Interesting article from The Athens News discussing the recent firing of Larry Wickstrom, the ODNR geologist that re-drew the oil and gas prime areas map. I've seen others discussing that this might have been an underhanded play to get leases on those lands for a lot less than they are worth. This makes me think there may be something to that idea.
Let me save all of you the time of reading this article.
Just scroll down to the last sentence. It's an anti Kasich hit/attack piece.
Corbett gets the same treatment over here. Dems will do anything, to tie anything negative...true or not to him. It does not matter.
Dear author.......Swing and a miss!
Truthfully, that last line seemed out of place with the rest of the article and I wondered about it. However, that's not what the article seems to be about. It's mainly about the man who re-drew that very controversial map and the fact that he's been fired after working there for 29 years. That's what makes this very interesting to me. I'm actually holding a hope that we could see that map re-drawn again soon - even though I don't own land in Athens Co. From the time I saw the new map stuff seemed fishy about the whole situation with it not fitting in with the rest of the info available as well as it's timing.
Have you seen any other reports of Larry Wickstrom being fired? This is the first I heard of it. If this isn't already well known, why would you want to discourage folks from reading about it?
Dee please read paragraph 5 again. This should be at the top of the map he produced as a disclaimer.
I can't imagine firing someone who worked for me for 7 years let alone 29 in the same place. It's a huge deal letting someone go who has been employed anywhere, especially at a State agency for that long.
It only points in one direction, an overblown ego and sence of importance and entitlement on the part of the employee.
Just my call.
That's why I find this all so intriguing. A very long term employee has been fired after re-drawing a map that was very controversial and hugely changed the monies that were about to pour into Athens Co. landowners bank accounts.
And there is a lot of mystery about the "whys" he was fired. This makes for a very interesting story and could possibly point to some hope in the near future for the Athens folks.
Most maps still show that Athens and south is full of oil and wet gas but O&G companies are using that one map to pay landowners far, far less than just a few weeks before that map showed up. Now the man that released it has been sacked. Very, very interesting.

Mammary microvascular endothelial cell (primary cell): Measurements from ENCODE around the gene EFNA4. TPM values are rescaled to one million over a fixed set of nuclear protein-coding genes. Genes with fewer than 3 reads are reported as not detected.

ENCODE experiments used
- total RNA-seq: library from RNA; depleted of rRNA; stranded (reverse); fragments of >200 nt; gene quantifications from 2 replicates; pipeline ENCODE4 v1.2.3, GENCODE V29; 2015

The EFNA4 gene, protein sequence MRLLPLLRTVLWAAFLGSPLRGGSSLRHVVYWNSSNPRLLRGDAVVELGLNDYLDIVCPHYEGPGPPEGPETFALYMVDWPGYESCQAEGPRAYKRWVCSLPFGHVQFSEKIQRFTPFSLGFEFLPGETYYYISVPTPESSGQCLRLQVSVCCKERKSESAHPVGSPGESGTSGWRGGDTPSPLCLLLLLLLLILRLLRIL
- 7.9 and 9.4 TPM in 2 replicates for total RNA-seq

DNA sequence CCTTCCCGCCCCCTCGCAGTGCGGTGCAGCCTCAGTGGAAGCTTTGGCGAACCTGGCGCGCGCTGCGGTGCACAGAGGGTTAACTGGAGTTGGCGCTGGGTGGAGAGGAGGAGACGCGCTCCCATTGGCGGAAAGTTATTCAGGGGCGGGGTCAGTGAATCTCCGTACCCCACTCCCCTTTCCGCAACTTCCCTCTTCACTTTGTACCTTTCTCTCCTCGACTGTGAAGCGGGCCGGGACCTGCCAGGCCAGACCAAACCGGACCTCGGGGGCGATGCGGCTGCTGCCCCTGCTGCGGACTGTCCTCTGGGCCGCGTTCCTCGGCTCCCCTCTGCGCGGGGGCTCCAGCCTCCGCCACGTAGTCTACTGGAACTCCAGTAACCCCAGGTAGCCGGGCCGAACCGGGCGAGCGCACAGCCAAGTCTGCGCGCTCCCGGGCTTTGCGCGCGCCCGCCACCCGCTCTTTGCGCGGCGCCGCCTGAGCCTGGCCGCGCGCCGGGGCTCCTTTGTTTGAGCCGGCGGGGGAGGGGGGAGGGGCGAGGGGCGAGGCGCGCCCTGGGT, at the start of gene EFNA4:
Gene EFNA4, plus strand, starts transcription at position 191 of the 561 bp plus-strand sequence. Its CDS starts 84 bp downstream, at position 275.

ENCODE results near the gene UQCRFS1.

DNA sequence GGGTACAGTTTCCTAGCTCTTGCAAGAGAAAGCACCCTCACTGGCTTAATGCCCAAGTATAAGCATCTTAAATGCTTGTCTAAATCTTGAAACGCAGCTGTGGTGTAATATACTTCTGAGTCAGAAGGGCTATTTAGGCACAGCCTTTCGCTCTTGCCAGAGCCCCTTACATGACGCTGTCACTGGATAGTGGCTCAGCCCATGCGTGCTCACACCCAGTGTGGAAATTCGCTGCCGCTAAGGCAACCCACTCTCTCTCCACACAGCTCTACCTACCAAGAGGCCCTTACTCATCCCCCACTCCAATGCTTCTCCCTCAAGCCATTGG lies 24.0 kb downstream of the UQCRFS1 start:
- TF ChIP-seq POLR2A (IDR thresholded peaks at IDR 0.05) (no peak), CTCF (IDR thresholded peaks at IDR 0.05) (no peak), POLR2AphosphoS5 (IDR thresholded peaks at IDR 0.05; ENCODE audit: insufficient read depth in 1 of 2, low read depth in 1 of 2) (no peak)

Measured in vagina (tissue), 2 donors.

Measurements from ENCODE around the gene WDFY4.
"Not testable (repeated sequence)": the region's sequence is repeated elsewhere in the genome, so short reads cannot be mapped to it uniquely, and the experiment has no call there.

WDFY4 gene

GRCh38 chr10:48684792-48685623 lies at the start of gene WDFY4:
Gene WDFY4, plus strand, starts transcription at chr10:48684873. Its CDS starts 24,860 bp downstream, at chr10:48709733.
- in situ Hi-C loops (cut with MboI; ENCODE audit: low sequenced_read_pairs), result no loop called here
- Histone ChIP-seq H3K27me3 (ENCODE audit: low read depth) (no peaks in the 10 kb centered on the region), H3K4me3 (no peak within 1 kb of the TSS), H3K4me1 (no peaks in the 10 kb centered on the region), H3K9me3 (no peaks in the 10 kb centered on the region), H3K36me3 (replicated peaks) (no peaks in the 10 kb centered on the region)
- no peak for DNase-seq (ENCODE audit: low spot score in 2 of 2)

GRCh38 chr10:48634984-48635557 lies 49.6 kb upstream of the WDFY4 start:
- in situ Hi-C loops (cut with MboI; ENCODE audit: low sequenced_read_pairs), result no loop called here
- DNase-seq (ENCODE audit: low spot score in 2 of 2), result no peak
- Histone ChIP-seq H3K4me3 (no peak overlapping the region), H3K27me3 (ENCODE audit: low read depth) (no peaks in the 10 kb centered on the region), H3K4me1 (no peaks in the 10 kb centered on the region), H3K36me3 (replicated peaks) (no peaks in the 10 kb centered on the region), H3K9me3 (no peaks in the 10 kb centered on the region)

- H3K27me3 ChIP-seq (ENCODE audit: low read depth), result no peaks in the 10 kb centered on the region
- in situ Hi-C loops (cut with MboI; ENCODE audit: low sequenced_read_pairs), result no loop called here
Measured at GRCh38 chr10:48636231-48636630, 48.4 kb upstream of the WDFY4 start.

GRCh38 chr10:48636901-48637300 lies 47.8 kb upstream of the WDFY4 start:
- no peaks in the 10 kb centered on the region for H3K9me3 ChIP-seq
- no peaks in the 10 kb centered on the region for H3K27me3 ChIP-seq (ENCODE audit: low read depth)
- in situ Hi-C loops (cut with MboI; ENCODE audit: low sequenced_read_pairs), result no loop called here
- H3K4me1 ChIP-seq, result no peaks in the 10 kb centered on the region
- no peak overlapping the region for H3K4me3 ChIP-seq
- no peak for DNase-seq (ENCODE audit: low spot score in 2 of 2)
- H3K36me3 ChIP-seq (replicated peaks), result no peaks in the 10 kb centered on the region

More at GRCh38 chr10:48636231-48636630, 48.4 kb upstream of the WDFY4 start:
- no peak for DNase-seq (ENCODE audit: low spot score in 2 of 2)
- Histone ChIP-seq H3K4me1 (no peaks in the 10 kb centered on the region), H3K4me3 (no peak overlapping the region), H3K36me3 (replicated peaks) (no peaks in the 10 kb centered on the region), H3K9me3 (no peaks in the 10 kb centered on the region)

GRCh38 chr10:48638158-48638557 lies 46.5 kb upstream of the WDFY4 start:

I wrote the article (sort of a mixture of reporting and opinion). If its motive was to attack the governor, I sure would have gotten to that a lot earlier in the piece. And anyway, the final paragraph doesn't contain a value judgment; it really doesn't. I'm open to the idea that the administration might have had a good reason to sack the geologist. I think I make that clear earlier in the article/column. But I mainly would just like to know why he got canned, and whether the map is the reason. It had a huge effect here in Athens.
So does this latest current event have the energy companies leasing at the same bonus values as the neighboring Utica counties?
Without evidence, I wouldn't want to put anything on the record that tarnishes LW's reputation. I'm hoping the state will release enough information in response to my public records request to paint in more of the details. They're legally required to release that information, but I'll believe it when I see it.
Ron, it's too early to tell if LW's firing has any effect on local lease offers, plus we're dependent on property owners to relate that information to us. I guess we'll see. One aspect of this I want to make clear is that my view of what's happening is mainly local, and it's hard to draw wider conclusions without knowing what's happening elsewhere in Ohio's Utica play.
I'm sure many on this site are impressed with the article you wrote and it is good someone in your county is astute to the blessings discovered in Eastern Ohio. With Ohio University being in Athens, many would have assumed that liberalism permeates unchecked in your county. I have visited Athens and the University and can honestly say that your campus is one of the most beautiful real estate I have ever seen in the country. Your neighbor Pomeroy has enlightened me two decades ago when I was on a search for the Eiselstein ancestry all the way from the Philippines. As with Europe in the Philippines, the Eiselstein name was all but wiped out during WWII. I was the first generation from the Philippines to unearth the Eiselstein saga and it was Pomeroy and Athens which revealed where my folk decended from.
That being said, I notice you are new here and would like to suggest that you read the recent history here on the great Utica play and how it has and continues to evolve. You will find here that us landowners have pretty much educated ourselves and rose to protect our interest as landowners wherein most all of us had to learn from scratch how to deal with the various actors with no experience in the new discovery of the Utica. One of the many lessons we learned that maybe applicable to Athens now is that landgroups most often is a double edge sword. It can be a strong alliance or merely if led by the uneducated and experienced, a parade down a path to an unfair bargain with repercussions lasting a generation if not a century. Nonetheless, enjoy the archives here and "good luck Athens!"
When you sat down with Larry, what did he have to say?
I'm assuming this is a question for me? Everything he told me is in that article/column. But here's what he told me in the interview earlier this year: